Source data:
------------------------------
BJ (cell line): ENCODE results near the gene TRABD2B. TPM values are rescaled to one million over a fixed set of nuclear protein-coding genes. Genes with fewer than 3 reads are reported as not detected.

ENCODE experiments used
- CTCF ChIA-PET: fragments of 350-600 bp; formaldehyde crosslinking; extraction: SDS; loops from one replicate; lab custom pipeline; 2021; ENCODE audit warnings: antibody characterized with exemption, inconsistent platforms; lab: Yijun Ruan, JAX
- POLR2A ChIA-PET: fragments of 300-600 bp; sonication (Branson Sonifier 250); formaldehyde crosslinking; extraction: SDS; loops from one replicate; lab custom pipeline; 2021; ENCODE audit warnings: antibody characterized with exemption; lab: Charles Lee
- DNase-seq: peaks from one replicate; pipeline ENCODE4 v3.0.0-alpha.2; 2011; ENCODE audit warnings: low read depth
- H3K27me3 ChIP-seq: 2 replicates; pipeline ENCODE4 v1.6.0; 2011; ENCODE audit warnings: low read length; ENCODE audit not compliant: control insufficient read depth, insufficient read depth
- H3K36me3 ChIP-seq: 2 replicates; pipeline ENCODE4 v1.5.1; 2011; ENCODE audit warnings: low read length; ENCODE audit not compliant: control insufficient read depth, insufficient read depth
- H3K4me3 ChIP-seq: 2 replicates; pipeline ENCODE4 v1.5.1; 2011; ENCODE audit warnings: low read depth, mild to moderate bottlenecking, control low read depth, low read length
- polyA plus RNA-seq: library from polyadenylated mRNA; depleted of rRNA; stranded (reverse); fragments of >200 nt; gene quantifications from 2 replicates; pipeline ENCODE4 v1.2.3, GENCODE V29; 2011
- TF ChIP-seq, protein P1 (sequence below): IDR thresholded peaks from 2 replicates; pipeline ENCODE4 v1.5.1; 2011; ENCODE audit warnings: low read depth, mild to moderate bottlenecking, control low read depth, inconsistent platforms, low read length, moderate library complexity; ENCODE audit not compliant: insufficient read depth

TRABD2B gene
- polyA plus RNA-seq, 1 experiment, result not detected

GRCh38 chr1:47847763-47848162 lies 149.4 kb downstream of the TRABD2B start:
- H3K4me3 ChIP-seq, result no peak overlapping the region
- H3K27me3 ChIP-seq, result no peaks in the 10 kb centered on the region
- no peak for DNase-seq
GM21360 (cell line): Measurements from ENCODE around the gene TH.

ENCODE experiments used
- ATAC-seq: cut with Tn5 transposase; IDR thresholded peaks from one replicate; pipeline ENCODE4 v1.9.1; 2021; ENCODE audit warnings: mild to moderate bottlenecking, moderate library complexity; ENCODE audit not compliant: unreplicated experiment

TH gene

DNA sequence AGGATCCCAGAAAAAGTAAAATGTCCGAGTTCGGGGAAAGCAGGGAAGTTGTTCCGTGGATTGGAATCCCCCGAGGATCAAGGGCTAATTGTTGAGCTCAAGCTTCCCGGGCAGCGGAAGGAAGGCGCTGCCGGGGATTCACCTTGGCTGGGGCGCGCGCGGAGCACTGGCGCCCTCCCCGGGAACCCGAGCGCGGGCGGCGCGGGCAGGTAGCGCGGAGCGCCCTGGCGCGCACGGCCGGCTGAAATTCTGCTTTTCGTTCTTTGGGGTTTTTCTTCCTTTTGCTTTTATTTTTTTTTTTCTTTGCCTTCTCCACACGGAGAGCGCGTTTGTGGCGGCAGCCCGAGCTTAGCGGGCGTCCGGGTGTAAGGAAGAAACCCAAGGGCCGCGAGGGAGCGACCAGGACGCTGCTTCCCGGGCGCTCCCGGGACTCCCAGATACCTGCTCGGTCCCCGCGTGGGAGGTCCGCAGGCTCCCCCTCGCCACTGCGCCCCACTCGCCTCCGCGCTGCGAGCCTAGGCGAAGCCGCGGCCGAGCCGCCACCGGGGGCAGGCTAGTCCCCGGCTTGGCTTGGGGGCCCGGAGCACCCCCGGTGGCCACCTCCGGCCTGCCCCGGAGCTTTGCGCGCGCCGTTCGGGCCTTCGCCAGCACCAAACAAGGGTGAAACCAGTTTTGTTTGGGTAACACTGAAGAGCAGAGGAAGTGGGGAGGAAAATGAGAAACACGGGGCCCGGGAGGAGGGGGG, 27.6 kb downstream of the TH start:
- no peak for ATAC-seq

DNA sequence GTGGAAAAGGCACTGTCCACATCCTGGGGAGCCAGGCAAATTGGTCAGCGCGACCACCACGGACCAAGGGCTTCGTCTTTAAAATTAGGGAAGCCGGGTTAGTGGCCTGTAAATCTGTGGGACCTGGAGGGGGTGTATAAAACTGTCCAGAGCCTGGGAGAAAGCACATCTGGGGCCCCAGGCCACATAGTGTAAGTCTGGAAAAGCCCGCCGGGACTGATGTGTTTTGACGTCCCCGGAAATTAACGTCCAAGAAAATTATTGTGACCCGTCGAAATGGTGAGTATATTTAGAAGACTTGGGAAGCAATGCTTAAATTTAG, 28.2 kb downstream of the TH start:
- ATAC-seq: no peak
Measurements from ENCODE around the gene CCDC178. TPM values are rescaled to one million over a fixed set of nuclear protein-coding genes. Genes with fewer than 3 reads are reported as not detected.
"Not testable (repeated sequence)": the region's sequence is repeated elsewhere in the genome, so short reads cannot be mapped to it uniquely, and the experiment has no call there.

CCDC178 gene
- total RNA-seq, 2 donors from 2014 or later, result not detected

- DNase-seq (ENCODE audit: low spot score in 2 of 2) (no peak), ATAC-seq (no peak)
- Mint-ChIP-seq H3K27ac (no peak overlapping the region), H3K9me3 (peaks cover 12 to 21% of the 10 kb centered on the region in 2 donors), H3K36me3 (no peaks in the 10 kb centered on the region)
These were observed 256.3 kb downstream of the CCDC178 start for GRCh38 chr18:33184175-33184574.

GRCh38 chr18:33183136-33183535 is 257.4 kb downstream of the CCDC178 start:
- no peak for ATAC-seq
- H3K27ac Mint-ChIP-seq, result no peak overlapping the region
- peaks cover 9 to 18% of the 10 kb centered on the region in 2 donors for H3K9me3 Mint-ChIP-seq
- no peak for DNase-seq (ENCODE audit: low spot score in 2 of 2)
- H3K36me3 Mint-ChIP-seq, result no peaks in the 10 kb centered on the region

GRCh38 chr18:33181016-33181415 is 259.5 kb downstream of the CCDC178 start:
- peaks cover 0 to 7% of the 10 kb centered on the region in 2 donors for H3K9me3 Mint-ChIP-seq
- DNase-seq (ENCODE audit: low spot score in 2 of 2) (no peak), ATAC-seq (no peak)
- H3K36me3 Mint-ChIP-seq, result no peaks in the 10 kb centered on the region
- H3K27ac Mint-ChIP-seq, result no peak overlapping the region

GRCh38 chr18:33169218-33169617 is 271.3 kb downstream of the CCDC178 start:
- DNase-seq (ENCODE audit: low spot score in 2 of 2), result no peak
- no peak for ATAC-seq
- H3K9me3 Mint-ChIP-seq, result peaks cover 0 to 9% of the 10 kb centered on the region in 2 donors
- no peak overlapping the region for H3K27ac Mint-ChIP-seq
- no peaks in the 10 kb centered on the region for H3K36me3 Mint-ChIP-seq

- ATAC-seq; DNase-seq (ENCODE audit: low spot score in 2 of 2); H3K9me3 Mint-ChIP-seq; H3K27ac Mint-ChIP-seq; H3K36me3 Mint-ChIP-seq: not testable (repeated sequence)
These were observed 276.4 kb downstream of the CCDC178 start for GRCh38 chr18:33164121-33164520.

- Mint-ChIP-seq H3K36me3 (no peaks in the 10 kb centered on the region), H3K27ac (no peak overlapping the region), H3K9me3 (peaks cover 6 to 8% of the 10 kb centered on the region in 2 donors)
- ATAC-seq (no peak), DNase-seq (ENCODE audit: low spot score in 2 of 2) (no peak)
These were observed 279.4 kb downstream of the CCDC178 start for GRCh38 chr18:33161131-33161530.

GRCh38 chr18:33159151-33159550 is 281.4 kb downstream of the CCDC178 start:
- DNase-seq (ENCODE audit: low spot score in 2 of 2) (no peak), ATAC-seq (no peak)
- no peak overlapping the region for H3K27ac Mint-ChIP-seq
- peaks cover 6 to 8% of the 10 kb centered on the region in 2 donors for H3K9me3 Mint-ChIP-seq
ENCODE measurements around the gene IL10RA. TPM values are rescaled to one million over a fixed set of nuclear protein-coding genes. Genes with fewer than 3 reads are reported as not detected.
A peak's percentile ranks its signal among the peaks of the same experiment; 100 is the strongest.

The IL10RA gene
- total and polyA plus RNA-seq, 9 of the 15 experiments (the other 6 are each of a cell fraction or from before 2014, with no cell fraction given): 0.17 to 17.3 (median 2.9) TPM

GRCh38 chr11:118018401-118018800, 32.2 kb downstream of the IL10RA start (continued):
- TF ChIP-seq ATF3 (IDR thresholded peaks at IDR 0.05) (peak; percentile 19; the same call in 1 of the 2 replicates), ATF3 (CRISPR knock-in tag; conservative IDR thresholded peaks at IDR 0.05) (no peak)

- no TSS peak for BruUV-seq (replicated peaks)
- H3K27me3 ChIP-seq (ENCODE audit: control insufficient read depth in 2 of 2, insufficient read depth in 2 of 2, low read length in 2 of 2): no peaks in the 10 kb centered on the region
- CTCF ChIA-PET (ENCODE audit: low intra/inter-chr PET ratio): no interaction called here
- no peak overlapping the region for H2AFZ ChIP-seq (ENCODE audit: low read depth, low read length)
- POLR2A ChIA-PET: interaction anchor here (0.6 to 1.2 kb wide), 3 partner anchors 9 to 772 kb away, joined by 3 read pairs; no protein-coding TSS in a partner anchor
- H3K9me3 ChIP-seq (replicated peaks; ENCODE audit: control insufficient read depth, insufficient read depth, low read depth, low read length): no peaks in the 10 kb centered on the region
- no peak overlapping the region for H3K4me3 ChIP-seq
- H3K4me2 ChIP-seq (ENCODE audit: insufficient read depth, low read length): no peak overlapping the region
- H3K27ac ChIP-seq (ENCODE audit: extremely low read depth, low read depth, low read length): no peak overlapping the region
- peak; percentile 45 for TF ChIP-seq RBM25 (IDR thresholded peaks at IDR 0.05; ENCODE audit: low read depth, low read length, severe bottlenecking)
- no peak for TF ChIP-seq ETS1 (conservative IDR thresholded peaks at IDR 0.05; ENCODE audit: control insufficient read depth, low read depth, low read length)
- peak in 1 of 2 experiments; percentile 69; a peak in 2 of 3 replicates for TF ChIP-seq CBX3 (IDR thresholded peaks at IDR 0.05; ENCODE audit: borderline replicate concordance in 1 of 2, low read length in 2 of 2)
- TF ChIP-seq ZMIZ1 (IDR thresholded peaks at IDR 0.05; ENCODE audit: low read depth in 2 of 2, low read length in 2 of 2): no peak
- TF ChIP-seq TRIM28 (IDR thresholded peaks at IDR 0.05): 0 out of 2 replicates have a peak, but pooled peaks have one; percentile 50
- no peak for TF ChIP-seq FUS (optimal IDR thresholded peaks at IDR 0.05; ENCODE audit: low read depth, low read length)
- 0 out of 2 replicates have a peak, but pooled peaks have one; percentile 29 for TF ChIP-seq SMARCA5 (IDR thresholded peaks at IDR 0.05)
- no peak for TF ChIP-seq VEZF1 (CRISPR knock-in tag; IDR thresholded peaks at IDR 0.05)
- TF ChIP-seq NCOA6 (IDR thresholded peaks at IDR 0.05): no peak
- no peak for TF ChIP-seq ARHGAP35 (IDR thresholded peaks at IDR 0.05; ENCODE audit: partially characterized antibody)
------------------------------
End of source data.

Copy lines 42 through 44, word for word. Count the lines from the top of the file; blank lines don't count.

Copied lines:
- H3K27ac Mint-ChIP-seq, result no peak overlapping the region

GRCh38 chr18:33169218-33169617 is 271.3 kb downstream of the CCDC178 start:
- DNase-seq (ENCODE audit: low spot score in 2 of 2), result no peak